Given the state of the world right now, it’s safe to assume that we’ll have to deal with more and more environmental changes. On Earth there are places that never stop burning. For example, while the Australian fires of 2019 were disastrous, they too came to an end. Sometimes there are natural causes for the spontaneous fires. However, mining and drilling in places with an abundance of natural gas usually leads to this. It’s not a surprise that human interference creates some interesting phenomena.
The Chamchamal fire well in Iraq
Originally a well dug up in 2015 to irrigate a nearby farm, the Chamchamal fire well continues to burn to this day. It flows with methane gas, which wouldn’t be a problem if it wasn’t for the high gas pressure in that area. Excavations in the mid 20th century by British and Iraqi governments led to the disturbance of the explored ground. The high pressure methane gas combines with boiling water from nearby springs. It is unknown what exactly started the fire that continually consumes the gas. This gives the well the appearance of fire burning over water.
The Smoking Hills in the Canadian Arctic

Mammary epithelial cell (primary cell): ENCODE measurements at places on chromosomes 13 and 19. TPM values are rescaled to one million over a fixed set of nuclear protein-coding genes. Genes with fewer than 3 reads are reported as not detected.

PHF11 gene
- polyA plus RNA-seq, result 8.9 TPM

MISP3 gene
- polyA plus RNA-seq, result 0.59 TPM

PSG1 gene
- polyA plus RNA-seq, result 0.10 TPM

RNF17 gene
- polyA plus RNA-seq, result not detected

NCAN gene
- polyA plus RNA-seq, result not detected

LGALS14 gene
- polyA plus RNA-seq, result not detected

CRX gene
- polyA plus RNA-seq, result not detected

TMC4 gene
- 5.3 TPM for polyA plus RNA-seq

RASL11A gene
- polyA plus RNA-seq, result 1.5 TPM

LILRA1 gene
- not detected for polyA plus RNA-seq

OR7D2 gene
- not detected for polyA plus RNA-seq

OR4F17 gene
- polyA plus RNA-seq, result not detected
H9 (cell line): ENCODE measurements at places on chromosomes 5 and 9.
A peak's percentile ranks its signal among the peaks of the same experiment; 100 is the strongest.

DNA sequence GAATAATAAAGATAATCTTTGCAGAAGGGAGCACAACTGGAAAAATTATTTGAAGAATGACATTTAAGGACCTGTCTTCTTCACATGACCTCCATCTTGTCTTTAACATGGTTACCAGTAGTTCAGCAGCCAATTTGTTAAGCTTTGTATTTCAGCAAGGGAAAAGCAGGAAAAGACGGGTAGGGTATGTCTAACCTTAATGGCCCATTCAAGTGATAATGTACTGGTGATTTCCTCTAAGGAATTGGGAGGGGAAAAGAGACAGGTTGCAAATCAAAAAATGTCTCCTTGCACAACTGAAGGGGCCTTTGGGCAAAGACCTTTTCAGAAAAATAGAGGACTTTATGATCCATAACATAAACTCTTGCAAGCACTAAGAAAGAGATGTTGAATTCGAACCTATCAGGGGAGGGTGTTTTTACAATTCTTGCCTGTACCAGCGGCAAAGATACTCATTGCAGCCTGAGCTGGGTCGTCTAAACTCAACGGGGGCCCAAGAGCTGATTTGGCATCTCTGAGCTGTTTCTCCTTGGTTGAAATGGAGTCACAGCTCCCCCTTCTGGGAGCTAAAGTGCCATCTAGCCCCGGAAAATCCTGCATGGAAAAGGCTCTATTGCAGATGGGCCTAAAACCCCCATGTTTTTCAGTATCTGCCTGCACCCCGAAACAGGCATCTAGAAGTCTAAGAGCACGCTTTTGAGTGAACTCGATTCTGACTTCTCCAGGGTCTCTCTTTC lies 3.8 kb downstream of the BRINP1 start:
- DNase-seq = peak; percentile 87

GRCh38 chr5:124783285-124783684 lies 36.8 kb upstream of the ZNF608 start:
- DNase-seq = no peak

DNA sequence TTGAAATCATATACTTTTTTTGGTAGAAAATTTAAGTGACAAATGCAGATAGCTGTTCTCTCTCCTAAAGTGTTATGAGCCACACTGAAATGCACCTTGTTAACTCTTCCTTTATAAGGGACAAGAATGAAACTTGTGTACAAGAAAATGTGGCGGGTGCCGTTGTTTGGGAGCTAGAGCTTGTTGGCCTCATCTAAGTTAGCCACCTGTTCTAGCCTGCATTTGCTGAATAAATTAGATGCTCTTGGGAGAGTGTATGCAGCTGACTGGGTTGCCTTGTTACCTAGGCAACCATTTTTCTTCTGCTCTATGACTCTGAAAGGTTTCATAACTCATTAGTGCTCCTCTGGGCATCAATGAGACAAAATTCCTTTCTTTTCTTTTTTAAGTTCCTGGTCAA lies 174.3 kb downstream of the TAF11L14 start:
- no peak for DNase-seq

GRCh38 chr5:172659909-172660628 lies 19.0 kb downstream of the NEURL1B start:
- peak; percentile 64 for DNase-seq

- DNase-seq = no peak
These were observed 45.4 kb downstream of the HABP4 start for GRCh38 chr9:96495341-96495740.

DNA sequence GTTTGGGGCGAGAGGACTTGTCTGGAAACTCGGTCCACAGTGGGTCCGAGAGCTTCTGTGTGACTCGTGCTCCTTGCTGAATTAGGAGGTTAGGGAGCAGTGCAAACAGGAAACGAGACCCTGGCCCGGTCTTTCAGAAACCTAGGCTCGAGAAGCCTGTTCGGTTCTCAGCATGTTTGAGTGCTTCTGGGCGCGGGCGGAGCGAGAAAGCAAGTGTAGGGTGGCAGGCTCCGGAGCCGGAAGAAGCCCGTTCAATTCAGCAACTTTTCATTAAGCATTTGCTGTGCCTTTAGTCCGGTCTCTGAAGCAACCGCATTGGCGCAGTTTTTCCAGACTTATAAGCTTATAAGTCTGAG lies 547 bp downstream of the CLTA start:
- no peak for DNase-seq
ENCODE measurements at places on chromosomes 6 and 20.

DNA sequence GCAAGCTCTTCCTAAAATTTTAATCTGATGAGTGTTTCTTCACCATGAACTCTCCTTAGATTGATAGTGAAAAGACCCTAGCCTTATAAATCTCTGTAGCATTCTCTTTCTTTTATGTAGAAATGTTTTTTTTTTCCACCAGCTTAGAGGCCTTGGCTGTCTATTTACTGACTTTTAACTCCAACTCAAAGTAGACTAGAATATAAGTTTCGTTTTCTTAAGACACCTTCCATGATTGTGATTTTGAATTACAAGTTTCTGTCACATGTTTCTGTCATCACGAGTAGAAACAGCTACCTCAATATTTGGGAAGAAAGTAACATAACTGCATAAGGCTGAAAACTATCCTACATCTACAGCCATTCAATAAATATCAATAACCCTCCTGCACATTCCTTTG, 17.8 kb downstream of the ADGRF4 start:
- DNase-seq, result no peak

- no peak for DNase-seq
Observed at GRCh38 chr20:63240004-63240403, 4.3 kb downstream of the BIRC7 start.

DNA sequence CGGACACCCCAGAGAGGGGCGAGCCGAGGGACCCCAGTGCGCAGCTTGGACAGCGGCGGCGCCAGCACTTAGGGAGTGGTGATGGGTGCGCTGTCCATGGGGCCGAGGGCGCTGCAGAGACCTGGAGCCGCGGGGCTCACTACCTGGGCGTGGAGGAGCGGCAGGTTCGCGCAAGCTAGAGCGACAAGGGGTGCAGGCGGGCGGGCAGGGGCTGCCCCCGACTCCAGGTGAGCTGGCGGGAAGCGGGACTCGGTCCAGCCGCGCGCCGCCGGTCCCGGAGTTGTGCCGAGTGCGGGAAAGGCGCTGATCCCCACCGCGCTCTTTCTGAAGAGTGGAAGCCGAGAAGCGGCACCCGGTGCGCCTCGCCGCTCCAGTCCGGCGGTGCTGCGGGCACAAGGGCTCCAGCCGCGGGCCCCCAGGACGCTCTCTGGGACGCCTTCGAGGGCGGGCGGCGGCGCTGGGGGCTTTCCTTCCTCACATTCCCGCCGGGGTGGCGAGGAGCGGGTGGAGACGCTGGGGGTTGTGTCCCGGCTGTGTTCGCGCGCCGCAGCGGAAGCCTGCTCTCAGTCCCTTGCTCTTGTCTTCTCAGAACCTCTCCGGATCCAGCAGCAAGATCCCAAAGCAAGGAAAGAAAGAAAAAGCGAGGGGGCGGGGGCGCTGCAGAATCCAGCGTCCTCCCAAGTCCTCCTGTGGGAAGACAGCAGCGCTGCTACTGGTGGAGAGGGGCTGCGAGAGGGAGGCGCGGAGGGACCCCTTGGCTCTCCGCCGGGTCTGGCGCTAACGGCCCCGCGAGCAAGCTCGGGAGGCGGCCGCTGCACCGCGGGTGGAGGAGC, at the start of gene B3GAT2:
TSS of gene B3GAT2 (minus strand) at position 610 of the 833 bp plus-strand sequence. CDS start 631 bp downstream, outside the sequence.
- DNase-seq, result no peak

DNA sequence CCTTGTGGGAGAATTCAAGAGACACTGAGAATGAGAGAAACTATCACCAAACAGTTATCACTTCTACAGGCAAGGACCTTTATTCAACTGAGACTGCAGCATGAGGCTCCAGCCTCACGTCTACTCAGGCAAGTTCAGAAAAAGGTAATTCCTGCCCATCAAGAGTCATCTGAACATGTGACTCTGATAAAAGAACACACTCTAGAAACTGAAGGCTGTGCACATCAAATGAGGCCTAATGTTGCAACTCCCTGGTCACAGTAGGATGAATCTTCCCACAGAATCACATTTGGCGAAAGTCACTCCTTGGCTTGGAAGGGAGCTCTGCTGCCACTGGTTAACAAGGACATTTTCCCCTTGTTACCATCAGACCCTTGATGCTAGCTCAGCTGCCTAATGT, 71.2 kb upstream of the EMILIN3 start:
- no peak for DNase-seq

The Smoking Hills are located in Canada’s Northwest Territories. In the vicinity there is a small group of lakes, which contrasts with the hellish image of the hills. The hills were named by the European explorer John Franklin, who was the first one to observe them in his 1826 expeditions. They contain strata of oil shales that have been burning for possibly centuries. The fires result from the auto-ignition of the sulphur rich brown coal deposits.
Eternal Flame Falls at Orchard Park, New York
Beneath a waterfall, similarly to the Chamchamal fire well, a natural gas leak lights up in a small flame. Unlike the other two examples, this flame can’t sustain itself. That is why tourists routinely relight the gas whenever it fizzles out. It’s a special ritual that enriches one’s experience. The natural gas comes from old shale rocks.
The site of dozens of small fires – Yanartaş, Turkey
Situated near the Olympus valley, Yanartaş is a national park in the Antalya Province of southwestern Turkey. It is the site of many small fires. As such, within Yanartaş, there are multiple places that also never stop burning. The main site is at the top of the mountain. It’s an easy one kilometre climb. The cause of these fires is also the seep of natural gas through the cracks in rocks. The gas emissions have been burning for over 2500 years.
The Burning Mountain in Wingen, Australia
The impressive coal seam fire has been burning for about 6000 years. However, it’s done quite a lot of damage to the local ecosystem. As it’s constantly moving about one metre per year, it leaves behind a trail of destruction. Most believe that the coal fire started from a lighting strike or wildfire. The area is a natural reserve. It’s protected by NSW National Parks and Wildlife Service.